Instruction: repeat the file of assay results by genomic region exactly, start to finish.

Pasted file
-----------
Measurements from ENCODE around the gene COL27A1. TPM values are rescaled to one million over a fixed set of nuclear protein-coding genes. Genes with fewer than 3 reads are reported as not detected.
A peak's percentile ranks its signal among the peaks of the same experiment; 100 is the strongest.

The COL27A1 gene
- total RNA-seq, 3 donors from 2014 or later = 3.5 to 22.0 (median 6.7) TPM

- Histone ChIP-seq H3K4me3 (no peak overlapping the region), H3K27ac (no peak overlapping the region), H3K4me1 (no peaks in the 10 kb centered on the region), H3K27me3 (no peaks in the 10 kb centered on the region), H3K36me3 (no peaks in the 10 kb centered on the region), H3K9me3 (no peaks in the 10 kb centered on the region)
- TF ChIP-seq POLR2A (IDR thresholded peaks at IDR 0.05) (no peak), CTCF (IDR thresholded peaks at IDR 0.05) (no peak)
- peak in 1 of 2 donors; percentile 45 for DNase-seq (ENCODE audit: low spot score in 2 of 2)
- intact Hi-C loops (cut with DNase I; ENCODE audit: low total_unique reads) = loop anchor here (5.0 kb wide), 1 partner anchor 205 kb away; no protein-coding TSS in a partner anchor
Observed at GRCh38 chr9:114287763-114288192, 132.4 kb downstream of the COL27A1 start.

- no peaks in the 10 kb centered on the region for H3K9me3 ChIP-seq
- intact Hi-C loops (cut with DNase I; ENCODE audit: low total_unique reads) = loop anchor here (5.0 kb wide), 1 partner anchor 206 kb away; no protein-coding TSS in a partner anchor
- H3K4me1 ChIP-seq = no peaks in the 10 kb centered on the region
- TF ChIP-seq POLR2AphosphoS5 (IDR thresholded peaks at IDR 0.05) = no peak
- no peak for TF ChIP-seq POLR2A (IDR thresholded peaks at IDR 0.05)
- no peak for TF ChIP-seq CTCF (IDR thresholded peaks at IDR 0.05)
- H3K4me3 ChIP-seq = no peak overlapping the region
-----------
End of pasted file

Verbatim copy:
Measurements from ENCODE around the gene COL27A1. TPM values are rescaled to one million over a fixed set of nuclear protein-coding genes. Genes with fewer than 3 reads are reported as not detected.
A peak's percentile ranks its signal among the peaks of the same experiment; 100 is the strongest.

The COL27A1 gene
- total RNA-seq, 3 donors from 2014 or later = 3.5 to 22.0 (median 6.7) TPM

- Histone ChIP-seq H3K4me3 (no peak overlapping the region), H3K27ac (no peak overlapping the region), H3K4me1 (no peaks in the 10 kb centered on the region), H3K27me3 (no peaks in the 10 kb centered on the region), H3K36me3 (no peaks in the 10 kb centered on the region), H3K9me3 (no peaks in the 10 kb centered on the region)
- TF ChIP-seq POLR2A (IDR thresholded peaks at IDR 0.05) (no peak), CTCF (IDR thresholded peaks at IDR 0.05) (no peak)
- peak in 1 of 2 donors; percentile 45 for DNase-seq (ENCODE audit: low spot score in 2 of 2)
- intact Hi-C loops (cut with DNase I; ENCODE audit: low total_unique reads) = loop anchor here (5.0 kb wide), 1 partner anchor 205 kb away; no protein-coding TSS in a partner anchor
Observed at GRCh38 chr9:114287763-114288192, 132.4 kb downstream of the COL27A1 start.

- no peaks in the 10 kb centered on the region for H3K9me3 ChIP-seq
- intact Hi-C loops (cut with DNase I; ENCODE audit: low total_unique reads) = loop anchor here (5.0 kb wide), 1 partner anchor 206 kb away; no protein-coding TSS in a partner anchor
- H3K4me1 ChIP-seq = no peaks in the 10 kb centered on the region
- TF ChIP-seq POLR2AphosphoS5 (IDR thresholded peaks at IDR 0.05) = no peak
- no peak for TF ChIP-seq POLR2A (IDR thresholded peaks at IDR 0.05)
- no peak for TF ChIP-seq CTCF (IDR thresholded peaks at IDR 0.05)
- H3K4me3 ChIP-seq = no peak overlapping the region